"Full many a ray of purest ray serene the dark unfathomed caves of ocean bear:
Full many a flower is born to blush unseen, and waste its sweetness to the desert air."
from "Elegy Written in a Country Churchyard" by Thomas Gray

Friday, July 9, 2010

Kailash 2010 Day 15 : Back at Kathmandu, Friday July 09, 2010

We started at 7 from Nyalam, and weaved through the mountainside to reach the Chinese immigration office by 8:30 am. The processing started at 10 am and again we were on Friendship Bridge, this time walking to Nepal.

Waiting for bus no. 3
The road from the bridge to the buses waiting for us in Nepal is all downhill. In the crowd of people - our group and many others, Mallik appeared by my side to accompany me till the bus - my perfect bade bhaiya - elder brother, making sure I don't need a porter, and that I don't need any help from him carrying my two backpacks.

When we reached the buses, we realized there were only two buses with a capacity of thirty each, not enough for a group of 71 with 10 sherpas. An hour and a half long chaos later, we finally have three buses.

The Nepal countryside is more beautiful than I remember from the bus journey two weeks ago.

The buses ambled along till we were stopped suddenly on a village street. The locals were protesting some police action and had created a road barrier. Swarn called the police so that the barriers could be lifted, citing
several sick people on the bus.

I am very concerned that buffalo behind the marijuana plant is high

Things happen for a reason - in the one hour that we stopped on the road, I got an introductory class on marijuana from Seeta Devi. Apparently, it grows in abandon in the Nepal countryside, and the good doctor recognized it. I thought those were tomato plants. I am a bit concerned the buffalo may be high.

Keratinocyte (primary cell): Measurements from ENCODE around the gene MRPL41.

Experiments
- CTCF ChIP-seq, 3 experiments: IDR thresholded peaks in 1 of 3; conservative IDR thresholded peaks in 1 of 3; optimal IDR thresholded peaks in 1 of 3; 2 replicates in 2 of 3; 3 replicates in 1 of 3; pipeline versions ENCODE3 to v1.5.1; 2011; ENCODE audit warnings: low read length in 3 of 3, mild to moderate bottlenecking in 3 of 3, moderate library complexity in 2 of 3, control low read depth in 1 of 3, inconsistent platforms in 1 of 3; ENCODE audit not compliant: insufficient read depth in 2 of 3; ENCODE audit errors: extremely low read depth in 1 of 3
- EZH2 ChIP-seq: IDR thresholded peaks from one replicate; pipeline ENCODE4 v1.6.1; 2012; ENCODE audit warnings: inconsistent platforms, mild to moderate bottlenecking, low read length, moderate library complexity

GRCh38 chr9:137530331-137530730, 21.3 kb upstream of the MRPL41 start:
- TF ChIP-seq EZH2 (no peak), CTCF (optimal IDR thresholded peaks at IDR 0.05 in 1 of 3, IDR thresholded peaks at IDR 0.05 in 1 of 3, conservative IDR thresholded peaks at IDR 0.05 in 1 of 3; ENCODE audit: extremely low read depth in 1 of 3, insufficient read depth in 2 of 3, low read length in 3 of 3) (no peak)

There were Kodak moments of the animal kingdom by the plenty - buffalo chewing the cud, a bunch of ducks on a walk, a goat chewing on grass, dogs lazing in the shade, a rooster strutting around, sweet thin cows walking along looking like they need food and exercise to develop some muscle,... Once the police arrived, it did not take long for the road to clear up and we went off to Kathmandu.

Took me back to my Dallas neighborhood where we come to a screeching halt to let ducks cross the street

Borderland Resort, Nepal border
Swarn told me bungy jumping was out since it is 4km away from the place she had planned lunch at. We passed the bungy bridge without stopping - I will need to come back another time.

The Borderlands resort had beautiful planned gardens that opened into each other, with a thatched-roof patio as the dining place.

The dinner tables were Lebanese style - low lying tables with cushions as seats. The food looked good but other than my aloo-paratha binge and the one-time dessert of kheer at Nyalam, I was still on steamed rice and two spoons of dal water. The place felt like a luau, the only thing missing were the Hula dancers.

The world is beautiful when the heart is happy.

The resort had scenic viewpoints like the upper area at Yellowstone. The river gurgles and flows at a remarkable speed around the resort.

Water at high speed around rocks, Borderland Resort, Nepal border

KV Rao

Mallik missing Aparna
Alka had taken the altitude pretty badly, I saw her smiling today after a long time. Sairam was feeling much better as well, everyone is much happier now that we are close to the end.

Anu, Shailaja, Alka, Sairam - saw Alka smiling after a long time

Can never thank them enough...

Seema at the river bank, Borderland resort

As usual, Seema had found a way for us to go touch the water, and just about the time that we reached the river, we heard the ear-shattering whistles from Rajeev and Yogananda, and like trained dogs, we obediently turn to leave. Rajeev and Yoga have been given these whistles since we entered Tibet to herd up the people, I think they have enjoyed the whistling way too much.